By Sari Reis
Canine heatstroke is the result of a dog’s inability to regulate his body temperature when overheated. With summer upon us, it is an ever-present danger. Canines do not sweat as we do. Their sweat glands are in their noses and in their paw pads. Their ability to release heat is basically through panting, which often isn’t enough. With fur-covered bodies and their feet in contact with hot pavement, a dog’s temperature can rise very rapidly. Short-snouted dogs such as pugs and boxers as well as elderly dogs, puppies and dogs with other health issues are at higher risk. Since heatstroke can lead to irreversible damage to major organs and even cause death, it is essential that you understand the symptoms and treatment.
A dog’s normal body temperature is between 100.5 to 102.5 degrees Fahrenheit. If his temperature rises to over 105, he will start to experience heatstroke. Once it reaches 106 – 108 degrees, organ damage can begin to occur. Since most of us don’t walk our dogs with a rectal thermometer handy, it is essential that you be aware of the symptoms:
- Excessive panting
- Excessive thirst
- Increased salivation
- Glazed eyes
- Staggering or confusion
- Vomiting and diarrhea
If the overheating isn’t corrected, your dog could possibly stop breathing, have a seizure or even fall into a coma. If you notice any of these symptoms or a combination of them, you need to act quickly.
First of all, get the dog into shade. Hopefully you will have a source of cool water on you or near you. Apply the water to the dog’s inner thighs, stomach and the pads of his feet. If possible, use running water from a hose. Do not submerge your dog in a tub of water or use water that is too cold as this could cool him down too fast, causing other problems. Avoid putting a wet towel on him as the air needs to flow around him allowing the applied water to evaporate. Do not enclose him in a kennel; if possible, keep him moving. Give him small amounts of cool water to drink, but make sure he doesn’t drink it too fast.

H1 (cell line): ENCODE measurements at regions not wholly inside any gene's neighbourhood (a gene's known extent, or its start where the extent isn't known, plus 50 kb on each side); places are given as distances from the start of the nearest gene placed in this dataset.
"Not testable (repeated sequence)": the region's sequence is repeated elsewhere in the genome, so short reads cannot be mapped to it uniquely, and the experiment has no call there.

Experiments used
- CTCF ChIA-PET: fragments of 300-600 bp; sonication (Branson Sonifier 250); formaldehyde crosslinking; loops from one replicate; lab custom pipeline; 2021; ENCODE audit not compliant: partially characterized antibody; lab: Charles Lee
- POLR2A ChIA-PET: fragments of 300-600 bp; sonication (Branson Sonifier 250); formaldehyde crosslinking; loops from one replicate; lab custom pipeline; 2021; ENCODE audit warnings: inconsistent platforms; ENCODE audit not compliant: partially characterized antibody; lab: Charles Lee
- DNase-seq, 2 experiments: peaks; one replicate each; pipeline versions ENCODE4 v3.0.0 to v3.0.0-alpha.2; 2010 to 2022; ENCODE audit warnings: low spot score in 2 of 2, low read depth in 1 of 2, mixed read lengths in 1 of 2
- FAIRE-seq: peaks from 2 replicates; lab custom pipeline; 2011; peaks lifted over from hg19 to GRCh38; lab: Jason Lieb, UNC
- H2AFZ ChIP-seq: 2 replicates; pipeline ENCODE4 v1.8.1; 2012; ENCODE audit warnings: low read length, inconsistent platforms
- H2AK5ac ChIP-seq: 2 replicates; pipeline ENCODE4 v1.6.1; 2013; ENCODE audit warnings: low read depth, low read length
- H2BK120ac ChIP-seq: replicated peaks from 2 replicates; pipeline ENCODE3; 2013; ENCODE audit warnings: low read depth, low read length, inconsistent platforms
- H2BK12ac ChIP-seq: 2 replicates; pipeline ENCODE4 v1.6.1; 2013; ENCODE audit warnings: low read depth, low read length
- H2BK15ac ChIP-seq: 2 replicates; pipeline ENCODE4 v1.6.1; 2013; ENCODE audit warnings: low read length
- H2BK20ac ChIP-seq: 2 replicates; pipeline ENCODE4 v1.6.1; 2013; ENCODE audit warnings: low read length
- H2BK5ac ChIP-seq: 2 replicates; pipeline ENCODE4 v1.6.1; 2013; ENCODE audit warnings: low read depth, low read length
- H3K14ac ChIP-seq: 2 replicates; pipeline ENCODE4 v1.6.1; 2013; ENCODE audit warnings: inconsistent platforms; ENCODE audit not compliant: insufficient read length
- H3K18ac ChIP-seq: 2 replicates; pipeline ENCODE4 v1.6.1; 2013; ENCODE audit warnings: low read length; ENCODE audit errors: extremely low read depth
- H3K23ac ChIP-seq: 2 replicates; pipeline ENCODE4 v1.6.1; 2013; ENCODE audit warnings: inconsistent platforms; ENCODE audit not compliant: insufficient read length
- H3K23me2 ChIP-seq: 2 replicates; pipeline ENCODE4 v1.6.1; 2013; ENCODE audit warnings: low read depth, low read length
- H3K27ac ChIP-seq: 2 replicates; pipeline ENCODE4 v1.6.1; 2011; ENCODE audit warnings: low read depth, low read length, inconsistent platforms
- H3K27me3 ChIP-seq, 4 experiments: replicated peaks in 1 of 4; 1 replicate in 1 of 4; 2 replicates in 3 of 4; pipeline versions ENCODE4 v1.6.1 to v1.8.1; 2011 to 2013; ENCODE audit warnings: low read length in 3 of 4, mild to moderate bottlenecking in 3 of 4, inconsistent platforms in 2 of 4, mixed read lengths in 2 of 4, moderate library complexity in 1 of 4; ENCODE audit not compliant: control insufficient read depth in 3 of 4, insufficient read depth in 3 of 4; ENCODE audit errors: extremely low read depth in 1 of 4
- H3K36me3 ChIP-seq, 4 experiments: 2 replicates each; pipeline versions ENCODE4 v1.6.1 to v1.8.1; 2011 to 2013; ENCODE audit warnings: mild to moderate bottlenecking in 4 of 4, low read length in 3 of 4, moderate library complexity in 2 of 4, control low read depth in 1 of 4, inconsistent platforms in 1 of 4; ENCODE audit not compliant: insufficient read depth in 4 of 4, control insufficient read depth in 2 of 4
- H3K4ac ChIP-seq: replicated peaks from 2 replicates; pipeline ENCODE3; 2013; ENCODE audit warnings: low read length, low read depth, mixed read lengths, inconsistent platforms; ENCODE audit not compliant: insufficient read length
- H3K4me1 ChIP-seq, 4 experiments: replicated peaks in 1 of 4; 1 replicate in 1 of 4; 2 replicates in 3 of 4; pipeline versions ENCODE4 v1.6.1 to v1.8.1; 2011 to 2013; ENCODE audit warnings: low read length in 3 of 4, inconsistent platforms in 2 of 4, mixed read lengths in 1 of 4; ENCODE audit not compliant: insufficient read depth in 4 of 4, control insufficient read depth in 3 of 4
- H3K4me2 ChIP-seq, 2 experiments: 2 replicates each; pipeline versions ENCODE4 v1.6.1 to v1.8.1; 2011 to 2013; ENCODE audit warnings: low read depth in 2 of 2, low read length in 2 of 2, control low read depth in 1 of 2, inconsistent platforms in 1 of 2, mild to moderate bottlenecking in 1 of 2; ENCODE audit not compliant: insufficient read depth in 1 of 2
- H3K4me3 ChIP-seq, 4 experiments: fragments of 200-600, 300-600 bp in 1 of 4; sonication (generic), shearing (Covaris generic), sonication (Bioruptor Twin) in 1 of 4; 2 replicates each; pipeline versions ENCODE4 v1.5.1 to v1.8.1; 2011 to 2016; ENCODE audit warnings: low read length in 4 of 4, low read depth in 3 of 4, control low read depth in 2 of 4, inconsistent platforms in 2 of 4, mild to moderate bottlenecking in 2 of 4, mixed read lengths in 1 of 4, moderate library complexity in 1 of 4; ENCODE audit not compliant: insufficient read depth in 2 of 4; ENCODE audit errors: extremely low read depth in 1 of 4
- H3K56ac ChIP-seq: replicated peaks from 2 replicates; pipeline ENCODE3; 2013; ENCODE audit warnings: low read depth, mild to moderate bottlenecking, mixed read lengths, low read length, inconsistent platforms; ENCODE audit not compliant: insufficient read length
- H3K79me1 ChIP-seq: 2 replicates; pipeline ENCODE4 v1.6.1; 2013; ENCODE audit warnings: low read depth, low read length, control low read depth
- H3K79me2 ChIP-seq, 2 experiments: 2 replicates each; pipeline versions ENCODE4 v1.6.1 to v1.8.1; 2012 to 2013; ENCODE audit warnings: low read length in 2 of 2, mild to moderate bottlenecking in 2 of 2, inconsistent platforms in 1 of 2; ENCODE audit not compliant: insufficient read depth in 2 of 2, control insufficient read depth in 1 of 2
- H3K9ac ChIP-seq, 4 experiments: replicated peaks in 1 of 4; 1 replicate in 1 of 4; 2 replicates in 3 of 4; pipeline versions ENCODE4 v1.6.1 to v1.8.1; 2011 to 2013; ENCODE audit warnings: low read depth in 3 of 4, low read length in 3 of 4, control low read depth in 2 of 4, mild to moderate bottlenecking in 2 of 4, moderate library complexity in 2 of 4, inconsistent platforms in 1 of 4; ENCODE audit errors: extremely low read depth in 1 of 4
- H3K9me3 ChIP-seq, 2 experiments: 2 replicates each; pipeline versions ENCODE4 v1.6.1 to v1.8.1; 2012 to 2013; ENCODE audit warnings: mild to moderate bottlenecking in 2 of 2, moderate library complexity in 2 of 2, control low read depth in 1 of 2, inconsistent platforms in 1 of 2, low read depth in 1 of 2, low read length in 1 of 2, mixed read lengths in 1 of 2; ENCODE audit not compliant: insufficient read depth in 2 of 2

Once he has started cooling and no longer appears distressed, get him to a veterinarian as soon as possible. If you continue to try to cool him for too long, hypothermia could result. Since the effects of heatstroke can continue for up to 72 hours, it is essential the dog be checked out by a veterinarian to ensure there is no internal damage.
Recognizing the signs of heatstroke and knowing how to treat it are imperative; however, prevention is the best solution. Don’t walk your dog in the heat of the day; stop frequently in shady spots whenever possible; have plenty of cool water for him to drink on hand and offer it frequently; do not let your dog walk on hot asphalt; and never leave your dog in a parked car on a warm day. Keeping these things in mind will make summer walks a pleasure for both of you.
—Sari Reis is a Humane Education Specialist and the owner of Mission Valley Pet Sitting Services. For more information you can contact her at 760-644-0289 or missionvalleypetsitting.com.